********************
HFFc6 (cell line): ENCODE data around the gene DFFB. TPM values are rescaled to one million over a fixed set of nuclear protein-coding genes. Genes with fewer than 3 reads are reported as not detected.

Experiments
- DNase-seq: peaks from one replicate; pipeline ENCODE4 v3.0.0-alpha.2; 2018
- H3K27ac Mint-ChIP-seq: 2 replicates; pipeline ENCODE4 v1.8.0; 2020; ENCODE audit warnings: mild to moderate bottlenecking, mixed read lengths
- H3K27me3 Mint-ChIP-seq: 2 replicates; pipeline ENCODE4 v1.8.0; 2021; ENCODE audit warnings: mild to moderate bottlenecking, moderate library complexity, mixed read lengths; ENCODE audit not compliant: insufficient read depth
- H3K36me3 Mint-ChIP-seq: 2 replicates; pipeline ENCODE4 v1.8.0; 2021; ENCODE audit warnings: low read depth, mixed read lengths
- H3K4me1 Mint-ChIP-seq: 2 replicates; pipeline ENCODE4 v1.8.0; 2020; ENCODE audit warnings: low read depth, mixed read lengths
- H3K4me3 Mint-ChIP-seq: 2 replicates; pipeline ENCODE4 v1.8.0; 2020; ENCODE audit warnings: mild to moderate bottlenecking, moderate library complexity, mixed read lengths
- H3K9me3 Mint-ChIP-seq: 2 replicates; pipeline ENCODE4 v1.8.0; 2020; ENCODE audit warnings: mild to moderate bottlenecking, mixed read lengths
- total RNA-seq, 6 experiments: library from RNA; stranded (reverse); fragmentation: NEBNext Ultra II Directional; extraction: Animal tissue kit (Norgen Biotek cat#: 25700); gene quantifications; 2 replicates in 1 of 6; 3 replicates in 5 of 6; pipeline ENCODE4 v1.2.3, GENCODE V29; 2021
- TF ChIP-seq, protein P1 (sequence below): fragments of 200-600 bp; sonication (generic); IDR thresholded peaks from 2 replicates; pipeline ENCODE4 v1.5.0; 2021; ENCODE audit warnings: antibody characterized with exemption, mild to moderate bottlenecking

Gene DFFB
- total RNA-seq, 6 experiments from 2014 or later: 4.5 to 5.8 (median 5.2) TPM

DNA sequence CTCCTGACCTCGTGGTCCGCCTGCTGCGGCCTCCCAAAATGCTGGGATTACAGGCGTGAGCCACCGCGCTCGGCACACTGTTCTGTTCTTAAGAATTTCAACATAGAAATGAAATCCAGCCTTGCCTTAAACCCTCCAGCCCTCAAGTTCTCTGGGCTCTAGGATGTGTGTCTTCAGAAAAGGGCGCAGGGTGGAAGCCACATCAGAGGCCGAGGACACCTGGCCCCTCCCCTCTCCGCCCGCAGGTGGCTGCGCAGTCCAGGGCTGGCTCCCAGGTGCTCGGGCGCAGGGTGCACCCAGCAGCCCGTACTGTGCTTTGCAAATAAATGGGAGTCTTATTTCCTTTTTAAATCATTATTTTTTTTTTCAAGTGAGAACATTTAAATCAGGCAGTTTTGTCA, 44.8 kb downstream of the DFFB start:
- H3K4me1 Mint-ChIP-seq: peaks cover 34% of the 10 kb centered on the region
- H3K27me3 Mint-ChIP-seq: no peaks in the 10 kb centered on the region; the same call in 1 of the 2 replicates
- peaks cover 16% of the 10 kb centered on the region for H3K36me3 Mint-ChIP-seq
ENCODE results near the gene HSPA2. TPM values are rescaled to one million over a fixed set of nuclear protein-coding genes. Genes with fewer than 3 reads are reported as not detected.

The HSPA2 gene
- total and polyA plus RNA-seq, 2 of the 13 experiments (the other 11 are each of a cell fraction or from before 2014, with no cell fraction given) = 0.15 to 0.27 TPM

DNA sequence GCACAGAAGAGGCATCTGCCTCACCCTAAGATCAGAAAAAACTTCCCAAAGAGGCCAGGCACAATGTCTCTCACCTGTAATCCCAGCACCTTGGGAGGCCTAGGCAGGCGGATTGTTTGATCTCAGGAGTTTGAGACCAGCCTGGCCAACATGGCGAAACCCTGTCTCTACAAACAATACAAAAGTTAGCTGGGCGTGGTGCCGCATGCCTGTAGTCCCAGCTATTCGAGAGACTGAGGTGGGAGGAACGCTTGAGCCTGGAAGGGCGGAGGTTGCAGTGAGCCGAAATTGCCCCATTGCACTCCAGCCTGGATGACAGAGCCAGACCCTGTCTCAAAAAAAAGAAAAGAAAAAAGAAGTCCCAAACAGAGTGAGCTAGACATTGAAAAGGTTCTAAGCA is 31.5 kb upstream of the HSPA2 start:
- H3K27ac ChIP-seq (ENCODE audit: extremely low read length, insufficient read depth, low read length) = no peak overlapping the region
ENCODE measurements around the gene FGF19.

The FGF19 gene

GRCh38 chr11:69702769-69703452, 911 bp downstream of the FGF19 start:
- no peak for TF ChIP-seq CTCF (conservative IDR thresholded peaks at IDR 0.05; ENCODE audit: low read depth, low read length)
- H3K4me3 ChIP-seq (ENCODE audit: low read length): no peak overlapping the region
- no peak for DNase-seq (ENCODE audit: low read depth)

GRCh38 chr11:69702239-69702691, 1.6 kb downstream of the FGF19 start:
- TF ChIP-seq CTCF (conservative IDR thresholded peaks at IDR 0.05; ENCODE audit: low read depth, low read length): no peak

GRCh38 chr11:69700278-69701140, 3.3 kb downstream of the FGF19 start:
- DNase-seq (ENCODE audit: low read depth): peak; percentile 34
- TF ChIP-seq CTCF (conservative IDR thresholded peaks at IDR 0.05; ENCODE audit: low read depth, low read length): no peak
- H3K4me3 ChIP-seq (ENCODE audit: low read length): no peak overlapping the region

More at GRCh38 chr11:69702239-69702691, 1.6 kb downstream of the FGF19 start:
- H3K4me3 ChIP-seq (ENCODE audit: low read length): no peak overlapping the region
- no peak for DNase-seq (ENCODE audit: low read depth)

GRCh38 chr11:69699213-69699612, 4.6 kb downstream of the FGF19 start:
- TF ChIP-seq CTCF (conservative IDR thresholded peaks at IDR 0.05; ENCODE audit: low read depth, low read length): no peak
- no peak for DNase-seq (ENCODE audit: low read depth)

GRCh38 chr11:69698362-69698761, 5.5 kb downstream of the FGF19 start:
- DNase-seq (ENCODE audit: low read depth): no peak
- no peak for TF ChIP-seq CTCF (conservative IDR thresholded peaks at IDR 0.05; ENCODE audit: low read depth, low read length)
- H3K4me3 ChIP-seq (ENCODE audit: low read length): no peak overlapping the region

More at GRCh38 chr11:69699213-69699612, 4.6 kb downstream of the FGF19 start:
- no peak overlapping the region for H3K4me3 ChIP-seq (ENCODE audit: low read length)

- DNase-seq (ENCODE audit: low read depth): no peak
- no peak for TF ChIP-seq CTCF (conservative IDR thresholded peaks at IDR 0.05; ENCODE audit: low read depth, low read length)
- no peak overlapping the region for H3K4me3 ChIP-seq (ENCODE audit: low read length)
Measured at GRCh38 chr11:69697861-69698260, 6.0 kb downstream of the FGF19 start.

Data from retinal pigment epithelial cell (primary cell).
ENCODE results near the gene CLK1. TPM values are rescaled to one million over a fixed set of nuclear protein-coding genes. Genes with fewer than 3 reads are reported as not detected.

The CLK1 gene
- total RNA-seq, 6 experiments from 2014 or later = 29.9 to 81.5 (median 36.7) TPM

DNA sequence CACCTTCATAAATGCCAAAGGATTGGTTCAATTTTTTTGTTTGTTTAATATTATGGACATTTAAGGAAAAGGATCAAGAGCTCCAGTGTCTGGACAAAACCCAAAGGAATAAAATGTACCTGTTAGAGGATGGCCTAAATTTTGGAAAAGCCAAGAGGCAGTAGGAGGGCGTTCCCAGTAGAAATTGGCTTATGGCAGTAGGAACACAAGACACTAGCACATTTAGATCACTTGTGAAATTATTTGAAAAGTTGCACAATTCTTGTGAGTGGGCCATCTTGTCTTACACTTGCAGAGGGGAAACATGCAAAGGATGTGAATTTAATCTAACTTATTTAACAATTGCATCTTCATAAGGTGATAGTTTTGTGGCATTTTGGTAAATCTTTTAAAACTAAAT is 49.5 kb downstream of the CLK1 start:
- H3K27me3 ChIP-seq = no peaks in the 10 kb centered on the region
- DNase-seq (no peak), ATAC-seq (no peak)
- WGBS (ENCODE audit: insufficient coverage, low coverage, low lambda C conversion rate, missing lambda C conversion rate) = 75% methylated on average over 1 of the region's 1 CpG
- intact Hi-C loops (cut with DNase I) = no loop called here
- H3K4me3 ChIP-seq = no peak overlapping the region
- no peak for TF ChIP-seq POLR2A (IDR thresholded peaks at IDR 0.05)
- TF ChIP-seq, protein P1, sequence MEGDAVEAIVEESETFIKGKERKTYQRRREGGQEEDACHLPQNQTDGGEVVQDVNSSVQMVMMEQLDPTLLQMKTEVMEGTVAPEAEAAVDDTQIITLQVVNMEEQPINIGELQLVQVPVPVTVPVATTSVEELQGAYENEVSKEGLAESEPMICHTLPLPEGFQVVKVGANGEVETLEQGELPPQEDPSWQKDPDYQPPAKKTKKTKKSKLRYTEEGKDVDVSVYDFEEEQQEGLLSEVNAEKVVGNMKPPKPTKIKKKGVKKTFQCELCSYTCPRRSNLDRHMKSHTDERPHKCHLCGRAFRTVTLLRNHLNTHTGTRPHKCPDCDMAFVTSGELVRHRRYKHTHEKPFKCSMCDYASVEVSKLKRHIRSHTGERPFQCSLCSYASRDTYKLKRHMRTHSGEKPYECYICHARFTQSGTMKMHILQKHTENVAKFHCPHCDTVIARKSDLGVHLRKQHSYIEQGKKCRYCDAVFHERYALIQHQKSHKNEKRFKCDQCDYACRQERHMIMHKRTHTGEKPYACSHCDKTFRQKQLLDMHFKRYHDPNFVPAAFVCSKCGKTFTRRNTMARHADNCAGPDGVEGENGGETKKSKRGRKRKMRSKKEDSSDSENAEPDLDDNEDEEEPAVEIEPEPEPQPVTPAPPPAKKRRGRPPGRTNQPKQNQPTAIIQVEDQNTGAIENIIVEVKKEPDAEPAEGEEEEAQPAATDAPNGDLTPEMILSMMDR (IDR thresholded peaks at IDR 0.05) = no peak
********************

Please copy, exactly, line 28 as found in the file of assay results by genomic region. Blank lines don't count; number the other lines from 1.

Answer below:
- no peak for DNase-seq (ENCODE audit: low read depth)